General Leadership

Feedback is a Gift

True, caring leaders know feedback is a gift. Phillip Kane

January 6, 2017

Last week was, of course, Christmas.  My kids, even now that they are older, I suppose because Annie and I have kept the traditions alive, still regard Christmas morning with a sense of wonder and glee.  There are still full stockings, a plate left with only a few cookie crumbs and bits of carrot, packages in two distinct styles of wrapping paper – one for packages from Annie and I and one from the fat man.  Though our children don’t believe anyone actually comes down the chimney, they very much believe in the wonder of the day, and in the value of that very first gift and in each of those that they receive each year.

Invariably though, something isn’t quite right.  The size is off a notch.  Santa got a navy one instead of black.  “It’s cute, but I don’t think it’s me.”  Immediately after comes the discussion of the dissolution of said items; to return, exchange, give to someone else possibly, or maybe just keep it after all.

This year, the annual ritual made me think of feedback.  See, when we think about feedback in similar terms, life gets better.  Because feedback, after all, is a gift.

And that’s the point for the week.

For the recipient, to see feedback as a gift it must first be offered as one.  Feedback should never be offered in a negative package.  Feedback should be a present.  It should enrich the recipient, not devalue them.  It should build them up, not tear them down.  It should add to their self-esteem, not destroy their dignity.  Too often though, feedback given by traditional, authoritarian, command and control types is given harshly; it does tear down, devalue, and destroy.  But when feedback is given positively, from the heart, the likelihood of acceptance goes up factorially, bonds between leader and follower form, and organizations move forward driven by the fuel of self-improvement.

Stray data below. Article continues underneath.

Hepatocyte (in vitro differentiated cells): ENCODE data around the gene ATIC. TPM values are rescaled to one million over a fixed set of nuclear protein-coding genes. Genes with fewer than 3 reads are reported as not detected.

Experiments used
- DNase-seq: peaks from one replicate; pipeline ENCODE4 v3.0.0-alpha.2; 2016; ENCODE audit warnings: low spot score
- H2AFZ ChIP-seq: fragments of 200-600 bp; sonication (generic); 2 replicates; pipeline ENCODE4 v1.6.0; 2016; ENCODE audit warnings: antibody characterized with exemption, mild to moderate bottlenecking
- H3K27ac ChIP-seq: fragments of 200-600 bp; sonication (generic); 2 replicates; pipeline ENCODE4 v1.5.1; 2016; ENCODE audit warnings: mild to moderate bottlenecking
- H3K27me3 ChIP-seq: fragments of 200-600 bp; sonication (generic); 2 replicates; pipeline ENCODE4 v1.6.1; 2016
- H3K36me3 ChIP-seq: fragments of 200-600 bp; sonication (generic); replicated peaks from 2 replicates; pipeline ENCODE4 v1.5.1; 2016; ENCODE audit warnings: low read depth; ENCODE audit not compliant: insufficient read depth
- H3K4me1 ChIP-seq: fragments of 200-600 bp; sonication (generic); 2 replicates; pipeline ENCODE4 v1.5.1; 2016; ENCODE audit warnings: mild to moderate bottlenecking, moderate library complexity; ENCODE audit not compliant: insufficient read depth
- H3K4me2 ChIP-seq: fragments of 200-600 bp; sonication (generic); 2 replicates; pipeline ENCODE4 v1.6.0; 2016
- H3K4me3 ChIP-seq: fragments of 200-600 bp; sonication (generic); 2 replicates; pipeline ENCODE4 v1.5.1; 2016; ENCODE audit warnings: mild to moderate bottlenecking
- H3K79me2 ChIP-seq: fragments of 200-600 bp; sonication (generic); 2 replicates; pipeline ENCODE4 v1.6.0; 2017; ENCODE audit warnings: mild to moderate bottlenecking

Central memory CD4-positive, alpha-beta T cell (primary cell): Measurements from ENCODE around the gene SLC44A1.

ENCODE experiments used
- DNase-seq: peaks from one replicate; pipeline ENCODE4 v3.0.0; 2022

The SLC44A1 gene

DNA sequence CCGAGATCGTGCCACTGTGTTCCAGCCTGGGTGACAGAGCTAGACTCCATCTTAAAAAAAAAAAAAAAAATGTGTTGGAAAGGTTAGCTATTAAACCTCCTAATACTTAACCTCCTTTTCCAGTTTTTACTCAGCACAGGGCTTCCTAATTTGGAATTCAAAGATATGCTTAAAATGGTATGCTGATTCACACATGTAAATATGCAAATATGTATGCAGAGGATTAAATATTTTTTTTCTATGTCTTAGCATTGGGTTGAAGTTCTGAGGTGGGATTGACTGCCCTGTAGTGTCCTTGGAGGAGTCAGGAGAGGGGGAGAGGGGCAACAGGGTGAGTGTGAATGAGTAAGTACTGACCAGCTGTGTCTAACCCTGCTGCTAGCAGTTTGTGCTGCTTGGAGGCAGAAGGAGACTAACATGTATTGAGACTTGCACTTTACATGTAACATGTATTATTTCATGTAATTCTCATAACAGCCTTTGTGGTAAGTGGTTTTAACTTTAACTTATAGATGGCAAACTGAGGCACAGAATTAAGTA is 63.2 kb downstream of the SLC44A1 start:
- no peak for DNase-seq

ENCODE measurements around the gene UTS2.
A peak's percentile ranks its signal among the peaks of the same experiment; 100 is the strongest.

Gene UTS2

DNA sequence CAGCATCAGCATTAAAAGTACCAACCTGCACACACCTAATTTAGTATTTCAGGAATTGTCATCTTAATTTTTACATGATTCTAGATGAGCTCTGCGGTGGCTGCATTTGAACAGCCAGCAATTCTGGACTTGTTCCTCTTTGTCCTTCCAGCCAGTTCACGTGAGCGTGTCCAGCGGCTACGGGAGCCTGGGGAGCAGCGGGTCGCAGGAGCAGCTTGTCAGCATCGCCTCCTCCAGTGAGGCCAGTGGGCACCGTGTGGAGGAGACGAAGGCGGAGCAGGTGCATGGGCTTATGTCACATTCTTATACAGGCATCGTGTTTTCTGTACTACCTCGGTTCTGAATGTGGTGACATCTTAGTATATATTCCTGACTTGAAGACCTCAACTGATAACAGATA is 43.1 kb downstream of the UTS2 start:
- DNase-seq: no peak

Those receiving feedback given as a gift may, as with any other present, do with it as he or she wishes.  Use it, put it on a shelf, pass it on, or even ask for an exchange (of ideas).

The manner in which feedback is both given and received though, like anything else in life, is a choice.  But when the choice is made to give and receive feedback as a gift, barriers to trust are removed, dialogue blossoms, and organizations are transformed as individuals identify and address that which stands between them and individual greatness.

So, view feedback as a gift.

And win. 

If you like the blog, you’ll love the book. To purchase a copy of Phillip’s book, The Not So Subtle Art of Caring: Letters on Leadership, from John Hunt Publishing, London, please follow this LINK. “Letters” is based on 85 story-backed lessons Phillip used while leading actual teams to accomplish extraordinary things. It is an outstanding resource for those who wish to commit to becoming the sort of leader that people WANT to follow.

To learn more about Phillip, please click HERE.